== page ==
The National Technology Transfer and Advancement Act of 1995 (Pub. L. 104-113) requires that Federal agencies use technical standards that are developed or adopted by voluntary consensus standards bodies unless the use of such a standard is inconsistent with applicable law or otherwise impractical. In this proposed rule, the NRC would establish requirements for distributors of source material to persons exempt from regulation and to general licensees. In addition, the proposed amendments would modify the existing possession and use requirements for the general license for small quantities of source material to better align the requirements with current health and safety standards. The Commission is also proposing to revise, clarify, or delete certain exemptions from licensing to make the requirements for the use of source material under the exemptions more risk informed. The NRC is not aware of any voluntary consensus standards that address the proposed subject matter of this proposed rule. The NRC will consider using a voluntary consensus standard if an appropriate standard is identified. If Start Printed Page 43439a voluntary consensus standard is identified for consideration, the submittal should explain why the standard should be used.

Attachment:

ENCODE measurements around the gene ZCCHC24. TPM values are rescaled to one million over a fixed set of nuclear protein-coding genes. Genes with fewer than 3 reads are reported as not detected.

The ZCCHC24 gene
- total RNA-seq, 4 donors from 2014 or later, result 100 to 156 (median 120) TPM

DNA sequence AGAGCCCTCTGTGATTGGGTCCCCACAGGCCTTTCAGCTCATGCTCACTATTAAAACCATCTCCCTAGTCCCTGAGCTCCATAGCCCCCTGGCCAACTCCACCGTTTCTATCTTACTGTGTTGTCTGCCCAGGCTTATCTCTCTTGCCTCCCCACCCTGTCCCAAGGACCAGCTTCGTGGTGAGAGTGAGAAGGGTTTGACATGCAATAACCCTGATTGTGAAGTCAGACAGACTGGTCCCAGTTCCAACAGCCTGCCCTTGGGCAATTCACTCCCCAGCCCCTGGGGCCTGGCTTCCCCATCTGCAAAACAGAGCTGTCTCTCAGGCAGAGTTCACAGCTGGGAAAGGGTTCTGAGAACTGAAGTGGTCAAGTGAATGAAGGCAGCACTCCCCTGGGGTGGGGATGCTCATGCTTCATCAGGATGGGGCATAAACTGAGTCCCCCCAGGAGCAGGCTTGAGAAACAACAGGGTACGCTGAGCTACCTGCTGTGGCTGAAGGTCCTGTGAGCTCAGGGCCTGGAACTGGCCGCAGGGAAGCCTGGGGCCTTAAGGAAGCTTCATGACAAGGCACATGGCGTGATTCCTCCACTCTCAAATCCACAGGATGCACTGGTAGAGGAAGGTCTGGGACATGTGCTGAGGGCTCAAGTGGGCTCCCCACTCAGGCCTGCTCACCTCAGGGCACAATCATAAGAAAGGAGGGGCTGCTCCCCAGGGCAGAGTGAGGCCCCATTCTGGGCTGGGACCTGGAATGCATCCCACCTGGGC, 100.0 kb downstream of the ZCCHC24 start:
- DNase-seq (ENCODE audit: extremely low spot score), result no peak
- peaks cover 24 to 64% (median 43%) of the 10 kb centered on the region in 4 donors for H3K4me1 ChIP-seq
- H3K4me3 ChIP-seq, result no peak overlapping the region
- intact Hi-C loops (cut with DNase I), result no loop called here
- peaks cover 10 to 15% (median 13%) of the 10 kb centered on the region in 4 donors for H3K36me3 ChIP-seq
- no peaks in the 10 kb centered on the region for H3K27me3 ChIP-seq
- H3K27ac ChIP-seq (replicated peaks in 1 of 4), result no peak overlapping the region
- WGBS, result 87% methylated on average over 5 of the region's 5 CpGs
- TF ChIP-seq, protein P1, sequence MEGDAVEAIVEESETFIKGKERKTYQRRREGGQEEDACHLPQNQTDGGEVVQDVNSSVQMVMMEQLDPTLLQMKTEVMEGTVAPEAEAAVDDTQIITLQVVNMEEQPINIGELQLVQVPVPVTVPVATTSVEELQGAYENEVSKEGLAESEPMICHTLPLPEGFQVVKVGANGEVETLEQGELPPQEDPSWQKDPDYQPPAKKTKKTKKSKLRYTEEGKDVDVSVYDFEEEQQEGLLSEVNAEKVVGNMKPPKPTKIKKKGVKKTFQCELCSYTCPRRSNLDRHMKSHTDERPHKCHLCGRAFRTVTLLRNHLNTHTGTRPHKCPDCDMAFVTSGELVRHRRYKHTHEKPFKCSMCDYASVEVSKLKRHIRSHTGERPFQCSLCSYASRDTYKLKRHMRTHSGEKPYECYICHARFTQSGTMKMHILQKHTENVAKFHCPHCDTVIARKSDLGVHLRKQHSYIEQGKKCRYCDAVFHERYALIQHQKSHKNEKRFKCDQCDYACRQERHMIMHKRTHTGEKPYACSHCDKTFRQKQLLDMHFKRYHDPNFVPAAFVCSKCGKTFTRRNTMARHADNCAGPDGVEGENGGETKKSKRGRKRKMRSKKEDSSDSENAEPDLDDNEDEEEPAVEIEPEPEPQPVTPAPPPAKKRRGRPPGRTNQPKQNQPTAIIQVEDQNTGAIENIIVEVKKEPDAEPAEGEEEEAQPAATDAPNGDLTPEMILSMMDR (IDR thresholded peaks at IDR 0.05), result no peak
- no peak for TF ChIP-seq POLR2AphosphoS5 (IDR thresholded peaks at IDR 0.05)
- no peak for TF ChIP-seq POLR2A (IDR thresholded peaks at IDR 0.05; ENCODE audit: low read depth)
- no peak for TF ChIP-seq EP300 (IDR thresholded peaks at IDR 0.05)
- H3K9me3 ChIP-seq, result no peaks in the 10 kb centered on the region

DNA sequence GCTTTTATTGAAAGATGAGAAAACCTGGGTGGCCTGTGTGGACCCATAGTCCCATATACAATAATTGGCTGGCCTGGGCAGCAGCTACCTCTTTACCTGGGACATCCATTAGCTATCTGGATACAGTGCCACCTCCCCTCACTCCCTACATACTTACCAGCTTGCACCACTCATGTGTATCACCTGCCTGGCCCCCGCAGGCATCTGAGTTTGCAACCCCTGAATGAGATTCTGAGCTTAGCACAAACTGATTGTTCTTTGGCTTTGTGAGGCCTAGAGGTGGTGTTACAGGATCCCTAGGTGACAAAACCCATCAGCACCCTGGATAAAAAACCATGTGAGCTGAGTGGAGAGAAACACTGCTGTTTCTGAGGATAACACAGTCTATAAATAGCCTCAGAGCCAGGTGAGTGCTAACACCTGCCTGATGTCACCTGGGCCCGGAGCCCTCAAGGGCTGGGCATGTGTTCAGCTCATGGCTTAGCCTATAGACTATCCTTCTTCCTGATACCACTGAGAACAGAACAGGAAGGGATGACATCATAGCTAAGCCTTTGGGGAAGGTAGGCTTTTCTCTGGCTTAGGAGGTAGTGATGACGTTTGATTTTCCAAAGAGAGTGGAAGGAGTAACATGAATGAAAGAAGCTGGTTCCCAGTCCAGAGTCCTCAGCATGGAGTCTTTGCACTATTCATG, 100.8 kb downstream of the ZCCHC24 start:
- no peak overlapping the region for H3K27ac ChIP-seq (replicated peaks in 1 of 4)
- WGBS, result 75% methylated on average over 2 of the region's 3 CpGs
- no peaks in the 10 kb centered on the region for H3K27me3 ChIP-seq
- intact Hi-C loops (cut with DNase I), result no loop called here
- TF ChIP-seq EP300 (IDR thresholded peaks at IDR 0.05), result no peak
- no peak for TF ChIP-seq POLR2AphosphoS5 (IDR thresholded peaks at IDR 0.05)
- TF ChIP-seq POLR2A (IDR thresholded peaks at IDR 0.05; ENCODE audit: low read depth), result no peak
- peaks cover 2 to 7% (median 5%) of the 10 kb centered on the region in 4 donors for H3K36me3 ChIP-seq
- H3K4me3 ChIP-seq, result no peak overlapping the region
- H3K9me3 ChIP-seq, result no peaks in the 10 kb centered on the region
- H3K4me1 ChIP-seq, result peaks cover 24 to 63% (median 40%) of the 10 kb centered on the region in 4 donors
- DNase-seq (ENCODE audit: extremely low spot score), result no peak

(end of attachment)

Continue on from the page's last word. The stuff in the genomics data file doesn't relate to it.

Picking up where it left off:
IX. Finding of No Significant Environmental Impact: Availability

The Commission has determined under the National Environmental Policy Act of 1969, as amended, and the Commission's regulations in Subpart A of 10 CFR Part 51, not to prepare an environmental impact statement for this proposed rule because the Commission has concluded on the basis of an environmental assessment that this proposed rule, if adopted, would not be a major Federal action significantly affecting the quality of the human environment.